This book, along with the other 4 volumes in the Ancient Christian Doctrine traces the Nicene Creed. In this volume, we follow the first confession, "We believe in One God the Father Almighty Maker of Heaven and Earth of all that is, seen and unseen". It provides the significant contributions of theologians of the early church on this topic an illuminates the myriad and yet, unified ways, that Christians have understood the doctrine of God.
"We believe in one God, the Father." The opening clause of the Nicene Creed can be summed up in a single word-- monotheism. In the early centuries of the church, this striking doctrine stood starkly against a cultural background of multiple deities and spiritual powers. While it clearly builds on its Jewish heritage, calling God "Father" anticipates the Father-Son relationship in the Godhead that early Christians knew and robustly upheld. The first article of the Nicene Creed also presupposes that there is an objective body of teaching that Christians are expected to confess as their faith. This idea seems normal and natural to us, but it was a novelty in the ancient world. Neither Judaism nor any pagan religion or philosophy could claim to have a closely defined set of beliefs that everyone adhering to it was expected to profess publicly and defend against all comers. While this article on God the Father is the shortest and arguably oldest portion of the Creed, it fully sets forth the fundamental understanding of God as creator and originator of all that is. This commentary in its selection of texts from the early church highlights the common understanding of the One God in three Persons, elucidating the church's understanding of divine attributes and trinitarian relations.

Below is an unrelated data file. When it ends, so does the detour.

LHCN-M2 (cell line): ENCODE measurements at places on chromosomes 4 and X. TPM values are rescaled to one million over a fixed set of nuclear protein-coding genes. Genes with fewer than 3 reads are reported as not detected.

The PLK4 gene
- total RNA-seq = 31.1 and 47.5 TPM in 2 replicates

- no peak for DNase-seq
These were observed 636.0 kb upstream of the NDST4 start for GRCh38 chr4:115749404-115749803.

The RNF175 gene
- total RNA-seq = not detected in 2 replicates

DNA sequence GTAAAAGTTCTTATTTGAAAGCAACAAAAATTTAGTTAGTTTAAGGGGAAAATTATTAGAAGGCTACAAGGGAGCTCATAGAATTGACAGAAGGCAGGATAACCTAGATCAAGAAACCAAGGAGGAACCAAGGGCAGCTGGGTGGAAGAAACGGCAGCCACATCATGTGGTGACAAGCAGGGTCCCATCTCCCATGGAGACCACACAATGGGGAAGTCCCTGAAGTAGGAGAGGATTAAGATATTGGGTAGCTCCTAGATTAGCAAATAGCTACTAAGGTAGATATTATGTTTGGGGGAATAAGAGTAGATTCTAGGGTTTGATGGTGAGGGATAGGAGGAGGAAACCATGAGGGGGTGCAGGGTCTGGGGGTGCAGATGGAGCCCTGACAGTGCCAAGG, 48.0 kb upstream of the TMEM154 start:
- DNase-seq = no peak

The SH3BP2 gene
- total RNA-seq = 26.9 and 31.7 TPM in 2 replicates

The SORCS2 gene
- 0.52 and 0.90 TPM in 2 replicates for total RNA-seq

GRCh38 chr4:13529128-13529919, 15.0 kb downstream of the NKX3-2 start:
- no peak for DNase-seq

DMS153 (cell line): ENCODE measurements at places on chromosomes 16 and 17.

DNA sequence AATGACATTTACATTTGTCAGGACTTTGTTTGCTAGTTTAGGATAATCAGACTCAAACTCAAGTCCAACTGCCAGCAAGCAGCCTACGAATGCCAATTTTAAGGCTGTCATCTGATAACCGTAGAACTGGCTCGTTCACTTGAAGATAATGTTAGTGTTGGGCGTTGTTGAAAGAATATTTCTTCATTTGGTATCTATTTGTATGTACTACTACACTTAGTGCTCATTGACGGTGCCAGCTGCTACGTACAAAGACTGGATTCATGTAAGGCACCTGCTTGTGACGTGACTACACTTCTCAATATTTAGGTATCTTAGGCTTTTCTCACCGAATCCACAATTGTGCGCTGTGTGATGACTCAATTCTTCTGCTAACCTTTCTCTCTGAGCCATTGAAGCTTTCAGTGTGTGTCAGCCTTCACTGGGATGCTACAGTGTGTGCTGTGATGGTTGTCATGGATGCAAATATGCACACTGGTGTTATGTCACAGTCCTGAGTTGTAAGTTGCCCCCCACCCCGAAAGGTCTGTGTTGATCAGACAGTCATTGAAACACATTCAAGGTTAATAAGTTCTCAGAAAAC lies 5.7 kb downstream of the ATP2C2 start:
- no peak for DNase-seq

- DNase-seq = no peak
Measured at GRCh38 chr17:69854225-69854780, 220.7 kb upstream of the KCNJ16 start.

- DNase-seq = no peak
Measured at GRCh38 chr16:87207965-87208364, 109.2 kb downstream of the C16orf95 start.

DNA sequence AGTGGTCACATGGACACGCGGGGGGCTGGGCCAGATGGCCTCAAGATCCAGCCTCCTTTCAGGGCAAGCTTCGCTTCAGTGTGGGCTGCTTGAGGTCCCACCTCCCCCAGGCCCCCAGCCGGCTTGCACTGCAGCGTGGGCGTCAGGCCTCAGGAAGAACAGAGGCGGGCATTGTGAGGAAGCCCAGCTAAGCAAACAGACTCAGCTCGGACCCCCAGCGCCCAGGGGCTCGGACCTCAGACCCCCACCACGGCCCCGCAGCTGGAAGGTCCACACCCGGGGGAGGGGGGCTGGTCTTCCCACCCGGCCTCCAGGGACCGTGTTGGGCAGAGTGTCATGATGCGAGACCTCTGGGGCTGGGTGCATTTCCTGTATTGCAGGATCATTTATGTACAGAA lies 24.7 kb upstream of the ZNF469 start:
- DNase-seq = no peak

Gerald L. Bray (Ph.D., La Sorbonne) is a professor at Beeson Divinity School of Samford University in Birmingham, Alabama, and director of research at Latimer Trust. He has written and edited a number of books on different theological subjects. A priest of the Church of England, Bray has also edited the post-Reformation Anglican canons.
"A 'standard doctrinal benchmark' for modern Christians, both laity and clergy, of all Christian traditions. Recommended."
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